Leupold BX-4 Pro Guide binoculars review
Comparing the Leupold Pro Guide 10x42 with a Leica 10x42 confirmed that the former represents good value for money

Review: Leupold BX-4 Pro Guide 10×42 binoculars

Leupold’s new 10×42 Pro Guide binocular is a high-quality optic offering spectacular optical performance in a compact package, and if topflight optics, mechanical reliability, armour, superior resolution, contrast and lack of aberrations are worth the price, then this Leupold deserves significant consideration.

In my estimation, a high-quality binocular is just as important to a hunter as his firearm. I can’t imagine hunting any kind of big game without one, and can’t think of a single hunt where I could have done without it.

Leupold BX-4 Pro Guide binoculars review
The Pro Guide 10×42 is lightweight thanks to an open-bridge design and compact size

When used in open country, a 10x binocular enables the hunter to see game at great distances even when it is partially hidden by brush or lying in the shade of rocks. Contrary to what we are told, a more powerful glass than a 6x will not handicap you at close distances.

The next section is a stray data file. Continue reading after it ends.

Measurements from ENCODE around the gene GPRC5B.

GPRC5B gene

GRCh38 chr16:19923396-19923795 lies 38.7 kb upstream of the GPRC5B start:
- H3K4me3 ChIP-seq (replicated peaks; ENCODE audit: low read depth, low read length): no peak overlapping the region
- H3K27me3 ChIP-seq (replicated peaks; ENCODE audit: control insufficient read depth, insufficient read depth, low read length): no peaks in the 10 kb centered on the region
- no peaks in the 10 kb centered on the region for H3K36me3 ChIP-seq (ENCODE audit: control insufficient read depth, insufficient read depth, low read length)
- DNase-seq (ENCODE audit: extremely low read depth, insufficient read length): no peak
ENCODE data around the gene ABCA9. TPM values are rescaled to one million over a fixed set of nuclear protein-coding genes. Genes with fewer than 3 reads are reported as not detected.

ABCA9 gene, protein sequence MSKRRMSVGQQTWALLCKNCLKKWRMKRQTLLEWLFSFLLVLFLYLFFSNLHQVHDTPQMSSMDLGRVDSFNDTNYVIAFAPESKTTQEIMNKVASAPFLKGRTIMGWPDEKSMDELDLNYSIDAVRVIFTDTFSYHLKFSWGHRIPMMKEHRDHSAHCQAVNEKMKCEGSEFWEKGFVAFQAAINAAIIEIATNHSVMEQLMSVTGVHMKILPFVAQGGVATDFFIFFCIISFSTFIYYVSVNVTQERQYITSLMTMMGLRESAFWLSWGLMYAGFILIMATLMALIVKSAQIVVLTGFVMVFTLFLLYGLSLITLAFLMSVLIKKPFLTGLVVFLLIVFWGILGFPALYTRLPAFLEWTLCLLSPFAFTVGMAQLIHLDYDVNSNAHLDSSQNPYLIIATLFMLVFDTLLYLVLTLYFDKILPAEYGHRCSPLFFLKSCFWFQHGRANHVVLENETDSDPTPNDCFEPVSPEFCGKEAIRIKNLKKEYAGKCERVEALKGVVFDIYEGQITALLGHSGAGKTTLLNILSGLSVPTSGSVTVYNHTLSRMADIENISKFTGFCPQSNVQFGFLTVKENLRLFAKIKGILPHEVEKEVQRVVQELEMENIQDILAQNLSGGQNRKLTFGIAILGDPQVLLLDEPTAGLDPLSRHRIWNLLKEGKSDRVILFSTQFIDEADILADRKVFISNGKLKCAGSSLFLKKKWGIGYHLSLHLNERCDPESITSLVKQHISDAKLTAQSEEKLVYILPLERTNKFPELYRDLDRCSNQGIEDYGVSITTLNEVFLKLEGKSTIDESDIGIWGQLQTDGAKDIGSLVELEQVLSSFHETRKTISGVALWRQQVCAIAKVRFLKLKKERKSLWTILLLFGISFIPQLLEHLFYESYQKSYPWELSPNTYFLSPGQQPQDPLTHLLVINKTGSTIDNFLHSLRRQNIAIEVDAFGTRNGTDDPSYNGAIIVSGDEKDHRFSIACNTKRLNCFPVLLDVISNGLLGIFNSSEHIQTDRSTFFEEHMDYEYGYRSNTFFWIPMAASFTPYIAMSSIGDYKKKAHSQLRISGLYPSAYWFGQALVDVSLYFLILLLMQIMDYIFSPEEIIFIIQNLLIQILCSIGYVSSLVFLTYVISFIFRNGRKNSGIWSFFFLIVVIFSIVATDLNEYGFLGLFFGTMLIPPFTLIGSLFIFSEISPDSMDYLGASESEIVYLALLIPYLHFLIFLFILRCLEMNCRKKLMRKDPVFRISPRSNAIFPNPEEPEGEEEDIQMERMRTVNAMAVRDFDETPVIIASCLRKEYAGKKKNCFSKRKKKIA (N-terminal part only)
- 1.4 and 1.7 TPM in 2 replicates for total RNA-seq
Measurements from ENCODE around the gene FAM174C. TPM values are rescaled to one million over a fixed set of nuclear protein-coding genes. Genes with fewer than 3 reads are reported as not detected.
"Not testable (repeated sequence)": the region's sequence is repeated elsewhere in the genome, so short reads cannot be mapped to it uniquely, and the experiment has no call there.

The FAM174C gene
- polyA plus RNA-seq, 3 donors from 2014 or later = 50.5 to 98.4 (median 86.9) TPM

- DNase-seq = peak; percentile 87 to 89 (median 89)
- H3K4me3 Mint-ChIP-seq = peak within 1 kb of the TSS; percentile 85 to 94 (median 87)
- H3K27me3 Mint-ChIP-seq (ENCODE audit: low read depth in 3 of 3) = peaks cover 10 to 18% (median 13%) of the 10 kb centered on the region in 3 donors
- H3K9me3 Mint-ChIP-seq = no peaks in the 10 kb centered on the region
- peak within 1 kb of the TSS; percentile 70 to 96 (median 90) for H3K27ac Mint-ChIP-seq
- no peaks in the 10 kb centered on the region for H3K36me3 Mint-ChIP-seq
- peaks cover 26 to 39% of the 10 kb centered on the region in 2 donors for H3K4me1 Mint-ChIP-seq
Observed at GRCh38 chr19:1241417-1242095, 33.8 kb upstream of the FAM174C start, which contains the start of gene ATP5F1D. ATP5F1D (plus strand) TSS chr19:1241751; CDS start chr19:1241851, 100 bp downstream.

Leupold specifies a field of view of 99.4m at 1000m and since this is an angular measurement, it is 10 times greater at 1000m than at 100. Thus, its field of view at 500, 100 and 50 metres is just shy of 50, 10 and 5m respectively. I’ve never found the 10×42’s width of field at the closer ranges a hindrance in timber.

A binocular with a 42mm objective is just about as heavy a glass as you can hang from your neck without a harness. Weight of the Leupold is 680g, which is among the lightest, making it ideal for mountain hunting. Leupold pared weight by using an open-bridge dual-hinge design that’s more comfortable to grasp.

The Pro Guide roof-prism binocular is rubber armoured which not only protects the binocular from being damaged as it bangs against the rifle or rocks as it swings about during a climb. The barrels are a shadow grey colour and the armour is pebbled to afford a sure grip with cold hands. 

Leupold BX-4 Pro Guide binoculars review
Leupold’s Pro Guide HD 42mm binocular delvers a crisp, bright image at an affordable mid-range price

Rubber armour helps make it waterproof, too. Leupold’s Guard-ion exterior lens coating sheds water to show a clean image in wet conditions. Leupold’s experience in making absolutely waterproof rifle scopes has carried over into binocular manufacture.